Presentation on theme: "The Problem: Environmental degradation in the developing world impacts political and social instability Rwanda, 1994 -Population explosion -Shortage of."— Presentation transcript:
The Problem: Environmental degradation in the developing world impacts political and social instability Rwanda, Population explosion -Shortage of cultivatable land -Heavy deforestation -Poor soil conservation Food production shortage Food-energy deprivation coincides with ethnic strife Hutu refugees have devastating environmental, social, and political impact on the Democratic Republic of Congo. (Gasana 2002)
Source: (Gasana 2002)
The Solution: Sustainable Agriculture We must meet the needs of the present without compromising the ability of future generations to meet their own needs. Three Goals: - Environmental health - Economic Profitability - Social and Economic Equity Requires: - Stewardship of both natural and human resources - Interdisciplinary efforts in research and education - Participation of farmers, farmworkers, consumers, policymakers, etc. (University of California 1997)
Agricultural Biotechnology: Potential Component of a Sustainable System? Understanding Agricultural Biotechnology HT crops – herbicide tolerant varieties genetically engineered to resist certain weed killers. Bt corn – varieties engineered to be resistant to certain insects by expressing a natural toxin in plant cell tissues. Source: (Benbrook 2002)
Does agricultural biotechnology fulfill the goals of sustainability? Goal #1: Environmental Health Potential Benefits HT crops may reduce herbicide use Roundup is one of the safest herbicides for mammals Roundup-Ready soybeans increase adoption of no-tillage planting systems, which reduces soil erosion Bt corn may reduce pesticide use Bt toxins safer than conventional insecticides for mammals Risks HT crops actually increase herbicide use Roundup decreases nitrogen fixation Genetically modified plants may be more vulnerable to certain diseases and insects Increased “selection pressure” increases possibility of new genetically resistant pest population Increased chance of harm to non- target species Gene flow may yield new virus resistant weeds Human health risks Reduced crop diversity (Thrupp 1997) (Benbrook 2002)
Does agricultural biotechnology fulfill the goals of sustainability? Goal #2: Economic Profitability Potential Benefits There is little evidence to suggest that biotechnology could be implemented cost efficiently in the developing world. Risks Developing countries lack the resources to support GMO’s: - high chemical inputs - market factors The high variation in crop yields produced by genetic modification hurts subsistence farmers the most (Gould and Cohen 1999) (Rosset 2000)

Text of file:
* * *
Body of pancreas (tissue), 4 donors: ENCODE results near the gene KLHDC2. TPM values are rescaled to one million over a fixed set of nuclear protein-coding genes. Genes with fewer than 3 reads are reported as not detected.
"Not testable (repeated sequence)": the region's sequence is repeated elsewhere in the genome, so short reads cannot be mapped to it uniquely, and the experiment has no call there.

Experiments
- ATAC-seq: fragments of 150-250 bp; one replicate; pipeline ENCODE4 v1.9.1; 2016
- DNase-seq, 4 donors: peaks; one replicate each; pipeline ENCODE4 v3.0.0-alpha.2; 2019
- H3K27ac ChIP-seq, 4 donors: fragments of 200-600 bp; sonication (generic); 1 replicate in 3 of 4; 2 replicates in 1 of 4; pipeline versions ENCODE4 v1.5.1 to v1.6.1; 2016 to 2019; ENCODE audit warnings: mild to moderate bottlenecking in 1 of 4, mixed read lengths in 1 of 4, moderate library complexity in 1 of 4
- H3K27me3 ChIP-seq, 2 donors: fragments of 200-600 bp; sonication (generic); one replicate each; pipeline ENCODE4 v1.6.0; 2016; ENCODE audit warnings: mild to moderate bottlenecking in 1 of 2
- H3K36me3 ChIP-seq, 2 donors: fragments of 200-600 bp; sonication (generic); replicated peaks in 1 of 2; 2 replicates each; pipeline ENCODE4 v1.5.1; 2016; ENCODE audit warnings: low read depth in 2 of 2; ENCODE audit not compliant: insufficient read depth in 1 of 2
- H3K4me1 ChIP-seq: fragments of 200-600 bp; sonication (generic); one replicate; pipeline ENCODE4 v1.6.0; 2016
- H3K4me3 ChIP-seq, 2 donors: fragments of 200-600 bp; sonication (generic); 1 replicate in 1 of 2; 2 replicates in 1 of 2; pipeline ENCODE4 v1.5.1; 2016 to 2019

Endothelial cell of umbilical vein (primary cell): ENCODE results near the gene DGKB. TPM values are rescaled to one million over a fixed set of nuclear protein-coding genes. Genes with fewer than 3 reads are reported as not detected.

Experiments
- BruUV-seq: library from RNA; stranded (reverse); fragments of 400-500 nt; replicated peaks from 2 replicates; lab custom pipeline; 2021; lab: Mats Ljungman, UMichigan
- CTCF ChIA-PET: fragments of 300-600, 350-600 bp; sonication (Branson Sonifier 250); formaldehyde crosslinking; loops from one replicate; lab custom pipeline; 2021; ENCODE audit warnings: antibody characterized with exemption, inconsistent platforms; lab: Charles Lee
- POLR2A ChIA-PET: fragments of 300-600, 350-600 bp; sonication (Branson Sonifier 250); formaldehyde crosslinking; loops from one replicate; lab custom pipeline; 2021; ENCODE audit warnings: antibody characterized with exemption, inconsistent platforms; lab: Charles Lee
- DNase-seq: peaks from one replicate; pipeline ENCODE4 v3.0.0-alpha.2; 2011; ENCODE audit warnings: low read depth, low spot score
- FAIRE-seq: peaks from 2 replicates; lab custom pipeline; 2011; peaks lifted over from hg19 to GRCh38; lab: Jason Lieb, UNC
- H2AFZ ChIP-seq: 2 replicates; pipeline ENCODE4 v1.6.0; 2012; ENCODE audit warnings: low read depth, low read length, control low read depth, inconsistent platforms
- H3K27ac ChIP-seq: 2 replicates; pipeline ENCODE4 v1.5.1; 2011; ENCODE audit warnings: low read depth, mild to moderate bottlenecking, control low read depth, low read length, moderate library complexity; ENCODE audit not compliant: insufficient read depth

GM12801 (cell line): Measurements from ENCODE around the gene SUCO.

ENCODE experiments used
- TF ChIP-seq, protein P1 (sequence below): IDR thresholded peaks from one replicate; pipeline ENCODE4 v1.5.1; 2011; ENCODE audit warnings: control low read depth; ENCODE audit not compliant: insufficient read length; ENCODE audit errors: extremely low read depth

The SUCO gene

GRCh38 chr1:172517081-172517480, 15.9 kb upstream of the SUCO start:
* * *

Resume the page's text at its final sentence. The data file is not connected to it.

Does agricultural biotechnology fulfill the goals of sustainability? Goal #3: Social and Economic Equity Potential Benefits Greater food security Increased social and political stability Risks Concentration of the tools of biotechnology in the hands of a few powerful corporations may restrict market access and increase economic disparities (NPR 2000) Small farmers lack bargaining power (Rosset 2000)
Lessons from the Green Revolution: Agricultural trends in the Developing World India – adoption of high yield seeds increased fertilizer use per acre by six-fold. So far, 6% of agricultural land has been rendered useless. Philippines – During the 1980’s, rice yield increased by 13%, fertilizer use by 21% following the adoption of high-yield seeds. High volumes of fertilizer causes long-term soil degradation followed by decreased yields
Sustainable Alternative: Agroecology “Alternative farmers often produce high per acre yields with significant reductions in costs per unit of crop harvests.” National Research Council Crop Rotation - suppresses certain pests - replenishes soil nutrients Soil covers - may attract good insects, repel bad insects - holds soil nutrients in place - increases water infiltration and water holding capacity of soil Tillage reduction - decreases erosion Irrigation management - reduces run-off Source: (Sanet 2000)
Agroecology in the Developing World Brazil – Green Manures India – Water-Salt management Kenya – Push-Pull technique Cuba – Small-farm model
Conclusion An agroecological approach which utilizes the natural resources already present in a given area is the most efficient long-term approach to the problem of resource management.
Works Cited Benbrook, Charles M Case Statement for the Pew Initiative on Food and Biotechnology Meeting: Environmental Savior or Saboteur? Debating the Impacts of Genetic Engineering. Gasana, James Remember Rwanda? World Watch. 15(5): Gould and Cohen Sustainable Use of Genetically Modified Crops in Developing Countries. Pages in G.J. Perseley and M.M. Lantin, Editors. Agricultural Biotechnology and the Poor. The World Bank, Washington D.C. John Innes Centre Genetically Modified Crops and the Developing World. [Internet] (October 20, 2002).http://jic.bbsrc.ac.uk/exhibitions/bio-future/develop.htm Juma and Konde Industrial Application for Biotechnology: Opportunities for Developing Countries. Environment. 44(6): NPR Promise and Pitfalls of Using Genetically Modified Crops in Developing Countries? [Internet] (October 20, 2002).http://www.biotech-info.net/NPR_debate.html Rosset, P., J. Collins, and F.M. Lappe Lessons from the Green Revolution. Tikkun Magazine. 15(2):52-60.
Works Cited, cont’d SANET Push-Pull Biocontrol Versus Bt Corn – an African Example. [Internet] (October 17, 2002). Thrupp, Lori Ann Agrobiodiversity Loss: Conflicts and Effects. [Internet] (Ocober 20, 2002). University of California What is Sustainable Agriculture? [Internet] (October 20, 2002). Wilkinson, Ray Living on the Edge. Refugees. (127): 6-13.